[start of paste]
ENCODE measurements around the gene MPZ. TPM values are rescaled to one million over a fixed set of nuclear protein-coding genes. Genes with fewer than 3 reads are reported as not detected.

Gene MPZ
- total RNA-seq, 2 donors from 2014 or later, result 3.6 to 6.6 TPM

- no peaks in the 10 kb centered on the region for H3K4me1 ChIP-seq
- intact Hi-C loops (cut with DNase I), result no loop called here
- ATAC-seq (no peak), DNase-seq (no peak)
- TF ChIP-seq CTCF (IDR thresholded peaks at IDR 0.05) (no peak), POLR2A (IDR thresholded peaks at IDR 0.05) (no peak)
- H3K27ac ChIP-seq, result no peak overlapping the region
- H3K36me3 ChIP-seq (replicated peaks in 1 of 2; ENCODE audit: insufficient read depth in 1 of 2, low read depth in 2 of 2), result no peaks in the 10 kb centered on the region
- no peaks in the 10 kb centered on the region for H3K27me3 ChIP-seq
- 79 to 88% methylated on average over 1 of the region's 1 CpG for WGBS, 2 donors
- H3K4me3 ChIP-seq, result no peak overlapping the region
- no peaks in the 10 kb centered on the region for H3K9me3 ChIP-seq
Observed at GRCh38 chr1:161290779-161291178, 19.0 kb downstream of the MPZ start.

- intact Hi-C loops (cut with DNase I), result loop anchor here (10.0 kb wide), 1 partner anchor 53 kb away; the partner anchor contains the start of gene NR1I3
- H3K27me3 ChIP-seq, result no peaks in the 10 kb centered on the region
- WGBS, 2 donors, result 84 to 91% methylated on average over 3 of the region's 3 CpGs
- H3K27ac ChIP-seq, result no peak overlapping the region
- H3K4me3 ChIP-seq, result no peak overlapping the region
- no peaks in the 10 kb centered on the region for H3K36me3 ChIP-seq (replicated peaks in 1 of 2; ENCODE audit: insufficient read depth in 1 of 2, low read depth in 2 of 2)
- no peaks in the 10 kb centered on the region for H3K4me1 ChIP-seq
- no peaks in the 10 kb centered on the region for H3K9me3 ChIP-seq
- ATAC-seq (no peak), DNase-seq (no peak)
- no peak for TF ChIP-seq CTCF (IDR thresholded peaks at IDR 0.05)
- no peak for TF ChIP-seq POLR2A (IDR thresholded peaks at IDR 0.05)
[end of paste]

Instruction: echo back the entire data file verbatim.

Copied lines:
ENCODE measurements around the gene MPZ. TPM values are rescaled to one million over a fixed set of nuclear protein-coding genes. Genes with fewer than 3 reads are reported as not detected.

Gene MPZ
- total RNA-seq, 2 donors from 2014 or later, result 3.6 to 6.6 TPM

- no peaks in the 10 kb centered on the region for H3K4me1 ChIP-seq
- intact Hi-C loops (cut with DNase I), result no loop called here
- ATAC-seq (no peak), DNase-seq (no peak)
- TF ChIP-seq CTCF (IDR thresholded peaks at IDR 0.05) (no peak), POLR2A (IDR thresholded peaks at IDR 0.05) (no peak)
- H3K27ac ChIP-seq, result no peak overlapping the region
- H3K36me3 ChIP-seq (replicated peaks in 1 of 2; ENCODE audit: insufficient read depth in 1 of 2, low read depth in 2 of 2), result no peaks in the 10 kb centered on the region
- no peaks in the 10 kb centered on the region for H3K27me3 ChIP-seq
- 79 to 88% methylated on average over 1 of the region's 1 CpG for WGBS, 2 donors
- H3K4me3 ChIP-seq, result no peak overlapping the region
- no peaks in the 10 kb centered on the region for H3K9me3 ChIP-seq
Observed at GRCh38 chr1:161290779-161291178, 19.0 kb downstream of the MPZ start.

- intact Hi-C loops (cut with DNase I), result loop anchor here (10.0 kb wide), 1 partner anchor 53 kb away; the partner anchor contains the start of gene NR1I3
- H3K27me3 ChIP-seq, result no peaks in the 10 kb centered on the region
- WGBS, 2 donors, result 84 to 91% methylated on average over 3 of the region's 3 CpGs
- H3K27ac ChIP-seq, result no peak overlapping the region
- H3K4me3 ChIP-seq, result no peak overlapping the region
- no peaks in the 10 kb centered on the region for H3K36me3 ChIP-seq (replicated peaks in 1 of 2; ENCODE audit: insufficient read depth in 1 of 2, low read depth in 2 of 2)
- no peaks in the 10 kb centered on the region for H3K4me1 ChIP-seq
- no peaks in the 10 kb centered on the region for H3K9me3 ChIP-seq
- ATAC-seq (no peak), DNase-seq (no peak)
- no peak for TF ChIP-seq CTCF (IDR thresholded peaks at IDR 0.05)
- no peak for TF ChIP-seq POLR2A (IDR thresholded peaks at IDR 0.05)